Cancer is a nasty disease and sadly takes the lives of millions of people each year. Even though various forms of cancer are treatable, or even curable, its prognosis deteriorates if the disease remains unnoticed for a long time. Ideally, diagnostic tools would provide us with a level of sensitivity that allows us to detect cancer even if only a few cells have yet gone bad. This is however not a realistic scenario: most equipment will not notice a tumour unless it has attained a certain size. A new screening attempt developed by the University of California in Las Vegas has developed a system that scans cells individually and thereby greatly increased sensitivity compared to conventional scanners. Their system relies on a high-speed camera that takes pictures of cells.
A camera capable of taking 6 million pictures per second was used to develop the diagnostic tool. It was already made in 2009, and it has been the world's fastest camera for a while. Normally, clinicians use a flow cytometer to assess the qualities of individual cells, but this is not precise enough to detect all characteristics. The aforementioned camera was combined with a flow cytometer, which lets cells pass through a tube one by one. While the cells were passing through the tube, the camera took pictures, eventually reaching up to 100.000 cells per second.
A special storage mechanism and real-time imaging allows for quick analysis of the pictures. Using the camera coupled with a flow cytometer, throughput is around 100 times faster than conventional diagnostic systems. Special software was used to assess whether there were any detectable anomalies. By taking pictures, the diagnostic system shows more detail than a conventional flow cytometer, and higher throughput means that clinicians are able to analyse more cells, increasing the chance that existing cancerous cells are discovered.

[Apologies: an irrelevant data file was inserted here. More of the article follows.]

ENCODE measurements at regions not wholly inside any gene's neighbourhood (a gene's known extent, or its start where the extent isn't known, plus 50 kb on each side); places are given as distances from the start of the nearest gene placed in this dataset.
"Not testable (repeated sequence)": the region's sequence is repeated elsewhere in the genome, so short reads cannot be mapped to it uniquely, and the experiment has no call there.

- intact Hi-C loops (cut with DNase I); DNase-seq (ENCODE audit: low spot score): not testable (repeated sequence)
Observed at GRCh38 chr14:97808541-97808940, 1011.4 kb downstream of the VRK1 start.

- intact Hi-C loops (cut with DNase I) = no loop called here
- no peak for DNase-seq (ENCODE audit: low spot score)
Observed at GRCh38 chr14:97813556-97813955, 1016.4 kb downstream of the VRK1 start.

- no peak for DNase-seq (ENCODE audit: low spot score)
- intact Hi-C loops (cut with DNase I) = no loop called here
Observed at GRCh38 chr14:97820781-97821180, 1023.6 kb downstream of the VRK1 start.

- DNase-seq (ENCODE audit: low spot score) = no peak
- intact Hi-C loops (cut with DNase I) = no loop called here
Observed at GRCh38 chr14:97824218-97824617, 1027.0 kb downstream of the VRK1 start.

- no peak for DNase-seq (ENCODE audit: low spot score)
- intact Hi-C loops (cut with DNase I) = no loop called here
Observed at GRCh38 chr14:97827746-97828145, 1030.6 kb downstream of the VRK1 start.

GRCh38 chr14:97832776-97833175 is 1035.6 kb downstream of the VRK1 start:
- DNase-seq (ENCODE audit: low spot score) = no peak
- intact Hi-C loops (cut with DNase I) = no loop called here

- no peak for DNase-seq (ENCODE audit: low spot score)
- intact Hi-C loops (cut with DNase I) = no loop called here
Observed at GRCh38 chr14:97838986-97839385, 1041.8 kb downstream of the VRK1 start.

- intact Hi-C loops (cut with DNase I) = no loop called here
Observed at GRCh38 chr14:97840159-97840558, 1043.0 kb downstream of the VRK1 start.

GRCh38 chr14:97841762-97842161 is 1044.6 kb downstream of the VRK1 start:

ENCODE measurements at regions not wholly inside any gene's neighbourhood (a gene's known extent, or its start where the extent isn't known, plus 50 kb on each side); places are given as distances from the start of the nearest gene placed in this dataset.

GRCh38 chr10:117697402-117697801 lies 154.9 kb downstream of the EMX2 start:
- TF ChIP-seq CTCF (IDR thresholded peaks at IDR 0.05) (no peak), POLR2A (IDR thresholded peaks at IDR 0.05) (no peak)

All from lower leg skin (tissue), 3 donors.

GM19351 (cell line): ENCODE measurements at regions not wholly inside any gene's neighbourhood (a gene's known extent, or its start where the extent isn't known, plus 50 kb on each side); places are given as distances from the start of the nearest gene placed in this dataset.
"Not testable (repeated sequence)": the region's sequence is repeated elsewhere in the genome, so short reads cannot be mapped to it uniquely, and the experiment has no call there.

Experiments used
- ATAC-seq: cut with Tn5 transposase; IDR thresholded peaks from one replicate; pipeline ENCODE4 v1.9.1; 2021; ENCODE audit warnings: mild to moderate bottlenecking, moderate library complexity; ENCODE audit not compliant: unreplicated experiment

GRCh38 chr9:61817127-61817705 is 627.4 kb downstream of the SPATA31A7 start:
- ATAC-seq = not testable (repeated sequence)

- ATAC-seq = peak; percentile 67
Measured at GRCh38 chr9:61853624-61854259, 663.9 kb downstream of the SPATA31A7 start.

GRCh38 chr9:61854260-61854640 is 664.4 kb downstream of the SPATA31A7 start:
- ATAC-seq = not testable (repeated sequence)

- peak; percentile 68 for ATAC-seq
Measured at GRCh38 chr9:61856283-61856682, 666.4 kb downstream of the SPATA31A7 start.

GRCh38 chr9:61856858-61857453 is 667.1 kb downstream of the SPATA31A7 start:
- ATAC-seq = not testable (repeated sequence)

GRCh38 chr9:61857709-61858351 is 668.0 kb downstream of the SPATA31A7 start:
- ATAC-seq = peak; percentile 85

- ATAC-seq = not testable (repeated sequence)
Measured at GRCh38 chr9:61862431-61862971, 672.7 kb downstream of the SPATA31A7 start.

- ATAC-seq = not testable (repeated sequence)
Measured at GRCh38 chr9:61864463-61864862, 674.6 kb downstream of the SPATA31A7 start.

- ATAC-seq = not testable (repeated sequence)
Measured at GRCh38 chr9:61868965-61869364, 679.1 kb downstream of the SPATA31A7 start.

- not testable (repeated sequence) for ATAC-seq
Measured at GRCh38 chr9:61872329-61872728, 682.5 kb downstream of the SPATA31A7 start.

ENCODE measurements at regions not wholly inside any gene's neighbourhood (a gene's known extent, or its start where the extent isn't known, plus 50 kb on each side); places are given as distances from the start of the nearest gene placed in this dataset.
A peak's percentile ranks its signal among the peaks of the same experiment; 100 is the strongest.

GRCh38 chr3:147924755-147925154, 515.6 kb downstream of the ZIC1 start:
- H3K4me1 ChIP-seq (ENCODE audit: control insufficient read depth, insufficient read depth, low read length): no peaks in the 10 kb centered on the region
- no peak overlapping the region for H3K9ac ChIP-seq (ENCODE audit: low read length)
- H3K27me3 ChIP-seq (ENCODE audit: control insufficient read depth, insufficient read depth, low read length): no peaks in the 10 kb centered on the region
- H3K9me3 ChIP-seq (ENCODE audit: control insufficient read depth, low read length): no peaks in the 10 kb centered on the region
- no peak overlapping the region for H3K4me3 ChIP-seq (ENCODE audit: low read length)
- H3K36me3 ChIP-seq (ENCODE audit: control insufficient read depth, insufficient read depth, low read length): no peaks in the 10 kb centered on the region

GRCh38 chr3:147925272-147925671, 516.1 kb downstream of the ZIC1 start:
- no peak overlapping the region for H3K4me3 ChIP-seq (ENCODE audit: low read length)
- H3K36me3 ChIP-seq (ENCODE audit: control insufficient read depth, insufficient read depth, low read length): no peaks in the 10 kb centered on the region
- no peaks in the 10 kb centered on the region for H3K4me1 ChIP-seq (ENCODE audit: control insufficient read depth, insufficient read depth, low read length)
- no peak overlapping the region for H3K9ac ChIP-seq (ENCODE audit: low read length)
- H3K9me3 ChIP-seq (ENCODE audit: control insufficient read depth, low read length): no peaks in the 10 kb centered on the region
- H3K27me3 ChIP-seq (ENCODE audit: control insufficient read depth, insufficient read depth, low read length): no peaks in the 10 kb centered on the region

According to the scientists, their system can help to reduce costs and reduce the number of errors in diagnostics. However, more experiments and clinical tests are necessary, because so far the scientists only tested their camera system with laboratory blood. Additionally, the system will only work for forms of cancer that allow for easy extraction of cells from the body, in order to pass them through a flow cytometer. That means it is most likely to be used for cancers of the blood, such as leukaemia.